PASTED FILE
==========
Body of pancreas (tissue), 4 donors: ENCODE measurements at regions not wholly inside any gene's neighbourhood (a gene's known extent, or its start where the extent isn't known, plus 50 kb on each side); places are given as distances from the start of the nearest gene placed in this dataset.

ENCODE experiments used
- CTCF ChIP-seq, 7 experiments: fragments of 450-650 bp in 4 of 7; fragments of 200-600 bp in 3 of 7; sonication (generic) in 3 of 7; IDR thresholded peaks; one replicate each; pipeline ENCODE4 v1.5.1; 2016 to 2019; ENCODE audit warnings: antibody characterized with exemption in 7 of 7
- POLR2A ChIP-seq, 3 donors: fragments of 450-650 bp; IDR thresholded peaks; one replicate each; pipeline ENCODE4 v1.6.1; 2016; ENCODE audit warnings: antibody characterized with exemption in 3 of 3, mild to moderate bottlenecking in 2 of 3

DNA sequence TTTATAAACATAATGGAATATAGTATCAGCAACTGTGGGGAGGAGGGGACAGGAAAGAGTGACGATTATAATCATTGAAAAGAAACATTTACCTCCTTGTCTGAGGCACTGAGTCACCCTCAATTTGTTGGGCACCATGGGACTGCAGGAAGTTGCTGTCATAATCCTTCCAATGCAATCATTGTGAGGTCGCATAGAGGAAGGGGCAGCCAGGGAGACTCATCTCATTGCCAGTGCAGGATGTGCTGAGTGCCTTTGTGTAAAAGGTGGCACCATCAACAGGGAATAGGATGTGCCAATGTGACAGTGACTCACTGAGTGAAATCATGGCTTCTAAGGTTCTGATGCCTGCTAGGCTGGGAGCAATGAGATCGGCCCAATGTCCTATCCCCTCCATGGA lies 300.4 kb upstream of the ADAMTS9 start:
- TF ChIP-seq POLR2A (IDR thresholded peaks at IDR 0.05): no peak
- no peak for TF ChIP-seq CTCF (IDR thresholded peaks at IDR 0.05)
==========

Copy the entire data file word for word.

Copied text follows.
Body of pancreas (tissue), 4 donors: ENCODE measurements at regions not wholly inside any gene's neighbourhood (a gene's known extent, or its start where the extent isn't known, plus 50 kb on each side); places are given as distances from the start of the nearest gene placed in this dataset.

ENCODE experiments used
- CTCF ChIP-seq, 7 experiments: fragments of 450-650 bp in 4 of 7; fragments of 200-600 bp in 3 of 7; sonication (generic) in 3 of 7; IDR thresholded peaks; one replicate each; pipeline ENCODE4 v1.5.1; 2016 to 2019; ENCODE audit warnings: antibody characterized with exemption in 7 of 7
- POLR2A ChIP-seq, 3 donors: fragments of 450-650 bp; IDR thresholded peaks; one replicate each; pipeline ENCODE4 v1.6.1; 2016; ENCODE audit warnings: antibody characterized with exemption in 3 of 3, mild to moderate bottlenecking in 2 of 3

DNA sequence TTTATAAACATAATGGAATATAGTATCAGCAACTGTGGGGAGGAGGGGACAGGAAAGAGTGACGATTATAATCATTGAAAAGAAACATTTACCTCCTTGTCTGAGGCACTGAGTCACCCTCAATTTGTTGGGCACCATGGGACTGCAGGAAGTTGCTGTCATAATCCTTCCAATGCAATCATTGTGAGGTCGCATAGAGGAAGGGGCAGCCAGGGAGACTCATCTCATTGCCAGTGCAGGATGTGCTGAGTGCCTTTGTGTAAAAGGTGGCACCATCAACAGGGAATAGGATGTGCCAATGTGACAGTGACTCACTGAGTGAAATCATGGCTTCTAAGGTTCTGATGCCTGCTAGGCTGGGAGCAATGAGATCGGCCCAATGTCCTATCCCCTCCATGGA lies 300.4 kb upstream of the ADAMTS9 start:
- TF ChIP-seq POLR2A (IDR thresholded peaks at IDR 0.05): no peak
- no peak for TF ChIP-seq CTCF (IDR thresholded peaks at IDR 0.05)